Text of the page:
Fresh Cuts - The Big Pink and The Internet

Lukas Clark-Memler

Lukas writes about music for a wide range of international publications and a number of vaguely respected websites. He's music editor here at Chelsey, and hates having an empty inbox, so drop him a line with any questions, comments or music to check out at

Fresh Cuts is an ongoing column in which I highlight the choicest records around. With the music industry pumping out hundreds of releases a month, the modern listener must be discerning in terms of what they check out. That’s where Fresh Cuts comes in… Always tasty, sometimes surprising and definitely worth your time…

This week on Fresh Cuts, I check out The Big Pink's sophomore recording, and Odd Future's latest incarnation: Sid Tha Kid and Matt Martians' The Internet.

The Big Pink's debut recording, A Brief History of Love, was one of the biggest surprises of 2009. The album was sonically flawless - a collection of dance floor-ready singles that combined '80s electronica with neo-soul. Standout single “Dominoes” took The Big Pink to a global level – and Nicki Minaj’s sampling of the song further added to the London duo’s ubiquity.

While it has taken them nearly three years to come up with a second album, The Big Pink are back, and better than ever. Future This is an inspired recording: full of the duo’s signature hazy soundscapes, but with an added lyrical depth that far surpasses their debut. The bombastic “Hit The Ground (Superman)” is as catchy as “Dominoes” and instrumentally more complex. The album is full of anthemic tracks that demand to be blasted in a nightclub. Future This is jam-packed with pop gems; there is not a moment on the album that won’t have you dancing along – addictive doesn’t even begin to describe it.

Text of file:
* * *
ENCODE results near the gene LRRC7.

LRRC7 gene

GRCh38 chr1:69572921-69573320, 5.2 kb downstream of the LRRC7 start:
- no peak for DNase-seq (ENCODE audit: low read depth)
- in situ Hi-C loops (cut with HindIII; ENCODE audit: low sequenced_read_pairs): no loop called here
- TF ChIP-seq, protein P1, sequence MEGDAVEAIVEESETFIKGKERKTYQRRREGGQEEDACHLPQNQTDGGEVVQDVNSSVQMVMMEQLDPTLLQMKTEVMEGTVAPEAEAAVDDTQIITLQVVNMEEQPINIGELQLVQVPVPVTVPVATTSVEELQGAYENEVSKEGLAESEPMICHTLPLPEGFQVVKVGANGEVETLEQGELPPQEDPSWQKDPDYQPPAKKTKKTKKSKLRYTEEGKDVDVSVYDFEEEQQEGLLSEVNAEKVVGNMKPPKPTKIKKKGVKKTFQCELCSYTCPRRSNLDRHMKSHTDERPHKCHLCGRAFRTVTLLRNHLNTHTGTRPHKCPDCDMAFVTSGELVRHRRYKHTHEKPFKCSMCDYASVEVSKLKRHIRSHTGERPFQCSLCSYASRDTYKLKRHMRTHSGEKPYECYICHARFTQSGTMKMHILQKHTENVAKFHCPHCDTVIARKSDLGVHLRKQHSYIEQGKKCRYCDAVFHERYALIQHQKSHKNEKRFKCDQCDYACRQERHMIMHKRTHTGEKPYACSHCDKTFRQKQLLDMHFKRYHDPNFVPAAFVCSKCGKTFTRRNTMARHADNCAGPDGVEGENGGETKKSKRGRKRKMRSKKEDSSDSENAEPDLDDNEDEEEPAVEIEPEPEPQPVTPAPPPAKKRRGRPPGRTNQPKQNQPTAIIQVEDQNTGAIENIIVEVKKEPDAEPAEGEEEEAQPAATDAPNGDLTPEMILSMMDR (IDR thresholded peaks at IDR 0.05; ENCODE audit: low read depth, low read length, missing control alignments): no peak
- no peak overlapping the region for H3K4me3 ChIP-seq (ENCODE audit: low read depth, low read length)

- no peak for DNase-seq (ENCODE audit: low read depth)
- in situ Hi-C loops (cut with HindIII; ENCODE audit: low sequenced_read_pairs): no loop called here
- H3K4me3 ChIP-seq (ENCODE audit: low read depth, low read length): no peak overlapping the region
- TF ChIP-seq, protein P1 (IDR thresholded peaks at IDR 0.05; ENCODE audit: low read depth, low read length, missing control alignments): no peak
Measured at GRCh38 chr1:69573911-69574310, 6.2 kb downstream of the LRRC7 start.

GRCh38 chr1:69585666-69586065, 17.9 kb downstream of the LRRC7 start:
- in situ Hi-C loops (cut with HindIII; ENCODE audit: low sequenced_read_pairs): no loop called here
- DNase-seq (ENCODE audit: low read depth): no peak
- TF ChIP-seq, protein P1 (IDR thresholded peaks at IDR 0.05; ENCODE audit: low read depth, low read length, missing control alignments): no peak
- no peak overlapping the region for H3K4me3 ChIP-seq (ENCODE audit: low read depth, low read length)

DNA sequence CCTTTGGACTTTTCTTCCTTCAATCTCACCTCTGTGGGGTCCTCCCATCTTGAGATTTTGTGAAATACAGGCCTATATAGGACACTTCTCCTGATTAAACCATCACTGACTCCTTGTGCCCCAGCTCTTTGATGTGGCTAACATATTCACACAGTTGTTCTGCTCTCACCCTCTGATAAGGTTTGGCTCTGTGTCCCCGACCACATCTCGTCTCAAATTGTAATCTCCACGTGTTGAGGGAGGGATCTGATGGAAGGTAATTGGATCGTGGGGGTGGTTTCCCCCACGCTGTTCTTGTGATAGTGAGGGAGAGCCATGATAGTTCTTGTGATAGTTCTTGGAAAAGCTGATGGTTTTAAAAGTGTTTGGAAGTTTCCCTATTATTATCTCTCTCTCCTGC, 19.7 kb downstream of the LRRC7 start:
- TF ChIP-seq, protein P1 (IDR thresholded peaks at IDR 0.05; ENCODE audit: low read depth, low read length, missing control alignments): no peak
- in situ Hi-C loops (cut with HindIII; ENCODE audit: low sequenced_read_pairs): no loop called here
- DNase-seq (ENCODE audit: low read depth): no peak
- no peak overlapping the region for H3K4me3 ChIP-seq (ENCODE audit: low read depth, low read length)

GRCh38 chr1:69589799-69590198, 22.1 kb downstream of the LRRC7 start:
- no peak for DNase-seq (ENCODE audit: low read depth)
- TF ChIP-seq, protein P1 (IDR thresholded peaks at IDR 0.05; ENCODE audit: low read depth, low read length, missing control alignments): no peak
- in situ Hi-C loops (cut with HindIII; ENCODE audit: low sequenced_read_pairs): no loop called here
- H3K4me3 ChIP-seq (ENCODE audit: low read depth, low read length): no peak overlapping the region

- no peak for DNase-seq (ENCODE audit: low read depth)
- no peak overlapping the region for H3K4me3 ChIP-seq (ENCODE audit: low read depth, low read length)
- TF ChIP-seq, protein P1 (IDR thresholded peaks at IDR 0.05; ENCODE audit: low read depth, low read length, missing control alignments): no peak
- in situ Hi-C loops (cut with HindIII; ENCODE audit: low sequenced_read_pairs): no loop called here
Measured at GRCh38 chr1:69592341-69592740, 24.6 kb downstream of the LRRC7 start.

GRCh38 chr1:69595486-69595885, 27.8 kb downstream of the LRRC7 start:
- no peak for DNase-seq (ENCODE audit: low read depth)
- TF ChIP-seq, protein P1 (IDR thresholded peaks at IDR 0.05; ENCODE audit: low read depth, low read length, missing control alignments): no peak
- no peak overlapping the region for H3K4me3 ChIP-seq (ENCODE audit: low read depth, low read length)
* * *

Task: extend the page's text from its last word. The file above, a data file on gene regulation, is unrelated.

The Internet is Sid Tha Kid and Marvin Martians’ (both part of the OFWGKTA collective) foray into post-R&B. I say ‘post-R&B’ because of the duo’s futuristic and wholly electronic sound. Sid calls the music “Stevie Wonder on acid,” which is a fair description. However The Internet’s sound is actually very difficult to describe - they combine the hazy, washed out sound of new-wave, with unique Motown stylings. In the wake of The Weeknd’s phenomena success as the new school of R&B production, The Internet follow suit: with explicit lyrical content and strangely haunting rhythms, the duo’s sound is unlike much that we’ve heard recently. But exploring new musical territories is something that should be commended. So despite some questionable tracks (see: “She Don't Give a Fuck and Cunt”) and disturbing videos (see: “Cocaine”), The Internet provide a breath of fresh air to the stale and stagnating monster that popular R&B has become.   

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